The sole advantage with their commodity/enthusiast chips at the moment is supporting ECC, and even Intel can do that without a vast premium using the single socket Xeon chips.

Likewise, GPU wise they have only two advantages - Kaveri chips with decent GPU performance for cheap 'good enough' desktops, and fanless low end Radeons for media playback. Their new Fury cards are sub par - the X has impressive cooling, but is lacking compared to the 980Ti, has no DVI ports (it's still too early to remove them), and the driver quality is not as good. The standard Fury isn't better than the 980 by enough to make it worth a purchase unless the price drops considerably - a pity as both Sapphire and Asus have made some interesting offerings - in one case by including a DVI port and possibly improving the power consumption, in the other by creating an incredibly quiet card.

I've got a powerful AMD GPU from a few years back and a Cyrix chip from a long way back. The only thing that's worth buying from them these days are the fanless low end Radeons, that still contain the full video decoding capability of their big brothers.

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BinkyTheMagicPaperclip

Re: Hardware manufactures futures in Microsofts hands...

Mantle has been repeatedly proven to be a sizeable advantage only at the low end. Its real use has indeed been to force some of the changes in DX12, but it's not going to make AMD overtake NVidia.

Their GPUs and CPUs are eerily similar in some ways : on paper they should be quite good, but the implementation is lacking.

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BOFH: Don't go changing on Friday evenings, I don't wanna work that hard

BinkyTheMagicPaperclip

Re: Its a small change!

'that's not supposed to happen' or worse

'that can't happen' .... 'oh' .... OW

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Britain beats back Argies over Falklands online land grab

BinkyTheMagicPaperclip

I think you misunderstand just how British the culture of Falklanders is - it's frequently held up as an example of being more British than Britain. It's a small island with a very strong identity, that benefits from its association with the UK. No surprise the inhabitants voted in favour of remaining British.

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E3 2015 in a nutshell: Hurry up Hoth, and plenty to Unravel

BinkyTheMagicPaperclip

I hope Doom is due out well into 2Q2016

..if it's mostly complete in its current form, it's going to suck.

It's pretty, but it looks closer to Quake than Doom, there's too much stupid spawning of monsters and it's not sufficiently dark and menacing. It's like a slightly more grungy version of Quake 3..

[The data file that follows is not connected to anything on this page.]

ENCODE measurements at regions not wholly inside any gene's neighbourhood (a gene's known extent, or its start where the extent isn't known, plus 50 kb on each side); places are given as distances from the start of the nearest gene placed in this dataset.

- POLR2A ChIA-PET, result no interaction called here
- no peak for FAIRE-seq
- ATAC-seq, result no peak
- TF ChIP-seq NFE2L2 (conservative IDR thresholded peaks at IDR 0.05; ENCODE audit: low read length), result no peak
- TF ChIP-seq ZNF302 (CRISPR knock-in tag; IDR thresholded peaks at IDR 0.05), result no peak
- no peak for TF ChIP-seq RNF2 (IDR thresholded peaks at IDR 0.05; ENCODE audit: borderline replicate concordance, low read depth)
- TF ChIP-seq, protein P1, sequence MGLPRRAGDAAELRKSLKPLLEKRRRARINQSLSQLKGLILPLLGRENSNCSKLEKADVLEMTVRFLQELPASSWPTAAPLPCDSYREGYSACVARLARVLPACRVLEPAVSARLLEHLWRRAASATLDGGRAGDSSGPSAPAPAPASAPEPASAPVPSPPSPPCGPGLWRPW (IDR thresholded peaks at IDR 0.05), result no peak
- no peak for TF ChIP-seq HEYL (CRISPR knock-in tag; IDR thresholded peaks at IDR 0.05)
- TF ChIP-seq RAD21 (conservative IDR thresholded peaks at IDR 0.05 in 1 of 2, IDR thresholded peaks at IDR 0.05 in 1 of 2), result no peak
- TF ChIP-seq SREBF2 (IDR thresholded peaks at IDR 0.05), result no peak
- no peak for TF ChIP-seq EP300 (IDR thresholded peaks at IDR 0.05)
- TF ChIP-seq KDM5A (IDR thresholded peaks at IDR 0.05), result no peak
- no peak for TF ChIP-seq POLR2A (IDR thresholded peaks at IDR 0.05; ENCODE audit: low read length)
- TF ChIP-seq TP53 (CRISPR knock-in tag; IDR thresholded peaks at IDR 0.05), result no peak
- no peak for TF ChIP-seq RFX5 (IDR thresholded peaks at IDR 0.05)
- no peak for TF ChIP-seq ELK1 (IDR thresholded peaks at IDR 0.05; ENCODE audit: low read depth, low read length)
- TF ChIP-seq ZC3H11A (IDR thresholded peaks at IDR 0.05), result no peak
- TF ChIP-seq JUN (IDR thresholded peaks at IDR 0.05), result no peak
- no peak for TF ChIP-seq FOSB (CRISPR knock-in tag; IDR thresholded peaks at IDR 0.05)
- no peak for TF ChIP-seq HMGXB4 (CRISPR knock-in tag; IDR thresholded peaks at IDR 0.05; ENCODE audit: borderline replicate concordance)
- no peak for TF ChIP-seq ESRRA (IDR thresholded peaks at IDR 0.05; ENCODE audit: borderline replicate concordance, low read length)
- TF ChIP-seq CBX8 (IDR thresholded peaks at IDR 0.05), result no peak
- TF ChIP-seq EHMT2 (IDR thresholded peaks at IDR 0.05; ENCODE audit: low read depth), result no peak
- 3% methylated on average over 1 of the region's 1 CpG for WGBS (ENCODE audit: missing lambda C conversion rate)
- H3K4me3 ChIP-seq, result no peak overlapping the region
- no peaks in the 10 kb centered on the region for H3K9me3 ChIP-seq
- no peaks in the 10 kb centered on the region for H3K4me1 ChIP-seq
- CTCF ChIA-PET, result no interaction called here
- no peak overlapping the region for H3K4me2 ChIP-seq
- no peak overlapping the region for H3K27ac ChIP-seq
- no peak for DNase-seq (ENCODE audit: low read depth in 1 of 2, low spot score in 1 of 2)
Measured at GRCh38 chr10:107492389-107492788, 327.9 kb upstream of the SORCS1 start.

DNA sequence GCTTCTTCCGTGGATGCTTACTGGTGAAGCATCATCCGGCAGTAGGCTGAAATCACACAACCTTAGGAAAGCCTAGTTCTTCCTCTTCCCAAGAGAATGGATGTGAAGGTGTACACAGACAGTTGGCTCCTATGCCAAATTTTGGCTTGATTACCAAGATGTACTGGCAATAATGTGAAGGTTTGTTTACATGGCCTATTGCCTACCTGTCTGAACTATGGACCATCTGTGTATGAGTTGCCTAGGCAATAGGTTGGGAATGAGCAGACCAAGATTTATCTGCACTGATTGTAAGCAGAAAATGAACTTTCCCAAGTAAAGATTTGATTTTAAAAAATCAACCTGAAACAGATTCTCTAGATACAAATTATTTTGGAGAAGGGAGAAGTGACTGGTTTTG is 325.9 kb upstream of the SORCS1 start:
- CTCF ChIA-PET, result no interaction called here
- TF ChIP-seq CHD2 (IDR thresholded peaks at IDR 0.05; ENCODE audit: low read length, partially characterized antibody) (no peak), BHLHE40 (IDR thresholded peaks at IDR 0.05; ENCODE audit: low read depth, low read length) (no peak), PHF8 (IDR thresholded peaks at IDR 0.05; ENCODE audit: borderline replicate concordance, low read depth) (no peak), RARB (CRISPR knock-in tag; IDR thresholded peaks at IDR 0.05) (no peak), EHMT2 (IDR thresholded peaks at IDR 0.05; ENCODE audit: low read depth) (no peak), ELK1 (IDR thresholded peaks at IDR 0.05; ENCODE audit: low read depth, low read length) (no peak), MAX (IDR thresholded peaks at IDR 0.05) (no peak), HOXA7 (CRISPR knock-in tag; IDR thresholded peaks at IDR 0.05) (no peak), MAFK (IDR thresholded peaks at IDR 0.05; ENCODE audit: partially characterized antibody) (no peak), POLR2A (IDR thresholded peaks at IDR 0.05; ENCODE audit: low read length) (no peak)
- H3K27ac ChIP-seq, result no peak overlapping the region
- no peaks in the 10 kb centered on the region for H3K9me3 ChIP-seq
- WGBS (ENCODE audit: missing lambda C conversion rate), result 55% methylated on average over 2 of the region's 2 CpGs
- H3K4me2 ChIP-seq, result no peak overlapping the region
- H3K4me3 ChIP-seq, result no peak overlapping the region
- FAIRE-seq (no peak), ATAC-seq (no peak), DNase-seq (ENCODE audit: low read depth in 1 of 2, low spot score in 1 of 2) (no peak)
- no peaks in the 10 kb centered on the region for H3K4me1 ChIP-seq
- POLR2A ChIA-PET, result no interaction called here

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MOUNTAIN of unsold retail PCs piling up in Blighty: Situation 'serious'

BinkyTheMagicPaperclip

Re: @AC

There are also many, many laptop that are fine. I bought a fully loaded Thinkpad x series years ago, for about 600 quid including the thinkbase - 2.5-3x lower price than new. The battery had only been charged 30 times, and there was at least a year's warranty left. It's still going strong, years on, although I now only get about an hour and a half out of the battery instead of six.

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Why is that idiot Osbo continuing with austerity when we know it doesn't work?

BinkyTheMagicPaperclip

Re: Spending money

Go on, I'll bite, on the grounds that you might actually be that stupid, and other people certainly are.

Supporting minorities or the disadvantaged is not because the council wants to be *nice*, it's because they think it will save them money in the long run, either by getting or keeping people in work, improving health or decreasing crime..

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Scientists love MacBooks (true) – but what about you?

BinkyTheMagicPaperclip

Rubbish. The limiting factor is expense. DDR3, SATA and PCI-e have been used for years. Before that, DDR2 was used for years.

CPU support is limited by BIOS support and price/performance tradeoff. Four years on there will be new chips, whether the expense is worth it is a different matter.

Disk controller? Either buy a new controller card and run it at full speed, or if using an ancient system, an adapter. There are adapters to fit SATA/SSDs in everything from IDE (very cheap) to SCA (wincingly expensive, but if you want to put one in your 90s Unix workstation..)

Graphics card? Endlessly upgradeable, within the constraints of your PSU providing enough power.

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Hypervisor indecisive? Today's contenders from yesterday's Hipsters

BinkyTheMagicPaperclip

This article is fundamentally wrong

Hyper V is a type 1 (bare metal) hypervisor, with cut down Windows derived components (not full fat Windows) on top of it.

Xen, and also Xen server, is a type 1 hypervisor. It uses a paravirtualised OS (designed to be Xen aware) as a domain 0. Dom0 manages access to devices (technically you can run devices off a stub domain, but that's adding complexity), it may also run Qemu which provides emulated devices only - not CPU emulation. The Dom0 can be Linux, NetBSD, or Solaris. For Xenserver, dom0 is a version of Linux.